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Paul winds down campaign but keeps delegates

JTA

May 16, 2012 | 4:14 pm

Congressman Ron Paul in Philadelphia, Penn. on April 22. Photo by REUTERS/Mark Makela

Congressman Ron Paul in Philadelphia, Penn. on April 22. Photo by REUTERS/Mark Makela

U.S. Rep. Ron Paul has effectively given up his presidential campaign but will not yet give up his delegates to Mitt Romney.

Paul, a Texas Republican, said this week that he would no longer compete in his party’s primaries, leaving Romney, the former Massachusetts governor, the only viable candidate for the GOP nod still running.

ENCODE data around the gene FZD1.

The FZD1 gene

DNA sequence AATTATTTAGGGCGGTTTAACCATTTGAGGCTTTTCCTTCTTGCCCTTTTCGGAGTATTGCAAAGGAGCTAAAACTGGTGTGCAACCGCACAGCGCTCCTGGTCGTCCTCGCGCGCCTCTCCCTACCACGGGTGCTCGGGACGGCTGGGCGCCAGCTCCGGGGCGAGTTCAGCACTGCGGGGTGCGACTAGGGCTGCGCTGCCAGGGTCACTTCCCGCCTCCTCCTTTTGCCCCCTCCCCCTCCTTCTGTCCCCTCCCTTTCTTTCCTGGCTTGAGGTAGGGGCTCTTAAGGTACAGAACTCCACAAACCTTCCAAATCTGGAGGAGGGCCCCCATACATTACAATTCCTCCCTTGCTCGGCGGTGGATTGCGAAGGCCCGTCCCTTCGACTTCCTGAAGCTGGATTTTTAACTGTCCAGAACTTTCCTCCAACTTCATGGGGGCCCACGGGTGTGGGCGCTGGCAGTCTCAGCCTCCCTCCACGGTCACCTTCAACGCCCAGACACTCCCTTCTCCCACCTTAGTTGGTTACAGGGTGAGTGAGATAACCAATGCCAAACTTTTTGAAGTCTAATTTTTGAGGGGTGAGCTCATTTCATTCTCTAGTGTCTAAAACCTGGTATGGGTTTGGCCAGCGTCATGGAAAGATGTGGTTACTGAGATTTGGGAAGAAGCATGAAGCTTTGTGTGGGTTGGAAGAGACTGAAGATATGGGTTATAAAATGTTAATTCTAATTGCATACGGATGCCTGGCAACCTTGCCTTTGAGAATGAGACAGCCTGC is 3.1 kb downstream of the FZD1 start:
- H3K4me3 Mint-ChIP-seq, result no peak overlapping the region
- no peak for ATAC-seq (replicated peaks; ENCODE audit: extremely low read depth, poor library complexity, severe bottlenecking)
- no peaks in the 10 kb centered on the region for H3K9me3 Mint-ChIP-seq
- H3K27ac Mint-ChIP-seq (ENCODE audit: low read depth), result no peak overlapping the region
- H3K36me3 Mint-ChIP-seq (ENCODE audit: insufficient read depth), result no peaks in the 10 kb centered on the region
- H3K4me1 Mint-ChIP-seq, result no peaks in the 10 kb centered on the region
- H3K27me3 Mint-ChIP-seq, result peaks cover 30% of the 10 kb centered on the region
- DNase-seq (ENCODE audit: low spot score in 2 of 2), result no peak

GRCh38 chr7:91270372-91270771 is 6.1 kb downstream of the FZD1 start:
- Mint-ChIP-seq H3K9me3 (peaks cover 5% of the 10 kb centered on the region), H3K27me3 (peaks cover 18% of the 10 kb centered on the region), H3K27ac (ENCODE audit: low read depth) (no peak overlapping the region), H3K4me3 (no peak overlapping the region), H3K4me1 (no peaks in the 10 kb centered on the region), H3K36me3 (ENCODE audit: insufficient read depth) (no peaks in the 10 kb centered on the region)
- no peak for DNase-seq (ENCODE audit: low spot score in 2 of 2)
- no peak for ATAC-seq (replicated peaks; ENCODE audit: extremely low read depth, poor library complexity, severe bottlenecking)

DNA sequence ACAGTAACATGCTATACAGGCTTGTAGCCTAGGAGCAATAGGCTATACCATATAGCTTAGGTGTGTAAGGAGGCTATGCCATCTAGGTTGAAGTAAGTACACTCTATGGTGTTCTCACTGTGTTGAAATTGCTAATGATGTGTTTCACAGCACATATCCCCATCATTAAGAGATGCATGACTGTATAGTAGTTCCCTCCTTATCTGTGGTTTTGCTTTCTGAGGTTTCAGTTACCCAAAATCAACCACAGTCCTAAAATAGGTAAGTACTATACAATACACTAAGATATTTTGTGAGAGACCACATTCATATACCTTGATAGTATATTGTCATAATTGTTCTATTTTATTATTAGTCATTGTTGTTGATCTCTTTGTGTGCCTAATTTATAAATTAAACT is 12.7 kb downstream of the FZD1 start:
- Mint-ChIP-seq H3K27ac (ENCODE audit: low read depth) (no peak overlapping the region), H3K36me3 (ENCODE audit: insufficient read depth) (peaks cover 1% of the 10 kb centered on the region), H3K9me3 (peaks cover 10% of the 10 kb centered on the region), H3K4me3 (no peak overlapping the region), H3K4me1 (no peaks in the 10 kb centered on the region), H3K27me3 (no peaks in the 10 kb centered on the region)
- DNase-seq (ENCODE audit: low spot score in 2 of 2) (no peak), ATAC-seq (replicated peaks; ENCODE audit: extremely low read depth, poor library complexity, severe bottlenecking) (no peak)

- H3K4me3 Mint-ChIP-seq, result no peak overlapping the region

Romney remains about 200 delegates shy of securing the nomination, but his erstwhile rivals, including Rick Santorum and Newt Gingrich, have either formally endorsed him or pledged to do so.

The Washington Times reported Tuesday that Paul would retain his delegates in order to leverage influence.

“Our delegates can still make a major impact at the national convention and beyond,” Jesse Benton, a top strategist for Paul, said in a memo obtained by the Times.

Paul’s presence and influence in the race helped veer the other candidates to embrace some of his libertarian ideas, particularly on reducing or eliminating the role of government in the financial system.

His isolationist views, especially on cutting assistance to Israel, have not gained as much traction.

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